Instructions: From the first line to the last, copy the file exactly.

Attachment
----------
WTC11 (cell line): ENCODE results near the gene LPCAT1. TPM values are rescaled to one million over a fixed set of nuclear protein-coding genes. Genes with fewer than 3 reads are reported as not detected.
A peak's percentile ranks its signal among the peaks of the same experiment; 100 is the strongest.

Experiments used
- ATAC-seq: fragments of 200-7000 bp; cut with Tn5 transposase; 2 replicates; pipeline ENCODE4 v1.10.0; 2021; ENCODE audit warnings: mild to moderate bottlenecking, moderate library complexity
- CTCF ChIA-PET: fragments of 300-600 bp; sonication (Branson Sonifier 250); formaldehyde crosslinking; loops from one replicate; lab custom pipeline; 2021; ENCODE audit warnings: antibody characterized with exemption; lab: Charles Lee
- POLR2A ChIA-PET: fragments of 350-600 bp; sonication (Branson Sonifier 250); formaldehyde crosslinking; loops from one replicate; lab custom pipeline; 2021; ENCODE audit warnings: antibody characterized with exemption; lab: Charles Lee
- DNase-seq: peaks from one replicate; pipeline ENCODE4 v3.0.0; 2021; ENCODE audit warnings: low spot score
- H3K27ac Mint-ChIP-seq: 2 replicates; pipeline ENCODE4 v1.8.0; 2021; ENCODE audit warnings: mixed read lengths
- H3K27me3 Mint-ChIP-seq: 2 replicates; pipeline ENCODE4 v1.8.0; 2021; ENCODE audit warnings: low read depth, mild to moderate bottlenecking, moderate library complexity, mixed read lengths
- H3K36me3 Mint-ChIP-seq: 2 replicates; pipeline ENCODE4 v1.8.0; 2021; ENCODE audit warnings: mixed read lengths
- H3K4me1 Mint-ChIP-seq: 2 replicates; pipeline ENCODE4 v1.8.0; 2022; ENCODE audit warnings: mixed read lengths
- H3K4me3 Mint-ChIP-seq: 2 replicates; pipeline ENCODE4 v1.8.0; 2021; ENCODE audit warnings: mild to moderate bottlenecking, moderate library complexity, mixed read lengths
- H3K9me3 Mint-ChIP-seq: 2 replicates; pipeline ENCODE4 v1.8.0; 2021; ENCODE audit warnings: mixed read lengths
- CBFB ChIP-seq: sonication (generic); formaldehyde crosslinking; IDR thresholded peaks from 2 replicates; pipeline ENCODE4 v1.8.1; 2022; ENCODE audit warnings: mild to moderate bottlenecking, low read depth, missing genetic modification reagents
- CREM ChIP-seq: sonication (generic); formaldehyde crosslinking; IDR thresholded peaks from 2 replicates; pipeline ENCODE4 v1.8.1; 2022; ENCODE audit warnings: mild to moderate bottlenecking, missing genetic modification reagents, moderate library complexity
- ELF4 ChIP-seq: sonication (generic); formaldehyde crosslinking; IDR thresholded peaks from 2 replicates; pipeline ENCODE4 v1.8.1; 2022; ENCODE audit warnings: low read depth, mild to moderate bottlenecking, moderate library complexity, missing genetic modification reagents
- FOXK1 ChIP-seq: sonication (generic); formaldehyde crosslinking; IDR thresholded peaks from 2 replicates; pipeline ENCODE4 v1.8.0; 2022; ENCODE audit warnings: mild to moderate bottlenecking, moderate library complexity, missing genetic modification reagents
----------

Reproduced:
WTC11 (cell line): ENCODE results near the gene LPCAT1. TPM values are rescaled to one million over a fixed set of nuclear protein-coding genes. Genes with fewer than 3 reads are reported as not detected.
A peak's percentile ranks its signal among the peaks of the same experiment; 100 is the strongest.

Experiments used
- ATAC-seq: fragments of 200-7000 bp; cut with Tn5 transposase; 2 replicates; pipeline ENCODE4 v1.10.0; 2021; ENCODE audit warnings: mild to moderate bottlenecking, moderate library complexity
- CTCF ChIA-PET: fragments of 300-600 bp; sonication (Branson Sonifier 250); formaldehyde crosslinking; loops from one replicate; lab custom pipeline; 2021; ENCODE audit warnings: antibody characterized with exemption; lab: Charles Lee
- POLR2A ChIA-PET: fragments of 350-600 bp; sonication (Branson Sonifier 250); formaldehyde crosslinking; loops from one replicate; lab custom pipeline; 2021; ENCODE audit warnings: antibody characterized with exemption; lab: Charles Lee
- DNase-seq: peaks from one replicate; pipeline ENCODE4 v3.0.0; 2021; ENCODE audit warnings: low spot score
- H3K27ac Mint-ChIP-seq: 2 replicates; pipeline ENCODE4 v1.8.0; 2021; ENCODE audit warnings: mixed read lengths
- H3K27me3 Mint-ChIP-seq: 2 replicates; pipeline ENCODE4 v1.8.0; 2021; ENCODE audit warnings: low read depth, mild to moderate bottlenecking, moderate library complexity, mixed read lengths
- H3K36me3 Mint-ChIP-seq: 2 replicates; pipeline ENCODE4 v1.8.0; 2021; ENCODE audit warnings: mixed read lengths
- H3K4me1 Mint-ChIP-seq: 2 replicates; pipeline ENCODE4 v1.8.0; 2022; ENCODE audit warnings: mixed read lengths
- H3K4me3 Mint-ChIP-seq: 2 replicates; pipeline ENCODE4 v1.8.0; 2021; ENCODE audit warnings: mild to moderate bottlenecking, moderate library complexity, mixed read lengths
- H3K9me3 Mint-ChIP-seq: 2 replicates; pipeline ENCODE4 v1.8.0; 2021; ENCODE audit warnings: mixed read lengths
- CBFB ChIP-seq: sonication (generic); formaldehyde crosslinking; IDR thresholded peaks from 2 replicates; pipeline ENCODE4 v1.8.1; 2022; ENCODE audit warnings: mild to moderate bottlenecking, low read depth, missing genetic modification reagents
- CREM ChIP-seq: sonication (generic); formaldehyde crosslinking; IDR thresholded peaks from 2 replicates; pipeline ENCODE4 v1.8.1; 2022; ENCODE audit warnings: mild to moderate bottlenecking, missing genetic modification reagents, moderate library complexity
- ELF4 ChIP-seq: sonication (generic); formaldehyde crosslinking; IDR thresholded peaks from 2 replicates; pipeline ENCODE4 v1.8.1; 2022; ENCODE audit warnings: low read depth, mild to moderate bottlenecking, moderate library complexity, missing genetic modification reagents
- FOXK1 ChIP-seq: sonication (generic); formaldehyde crosslinking; IDR thresholded peaks from 2 replicates; pipeline ENCODE4 v1.8.0; 2022; ENCODE audit warnings: mild to moderate bottlenecking, moderate library complexity, missing genetic modification reagents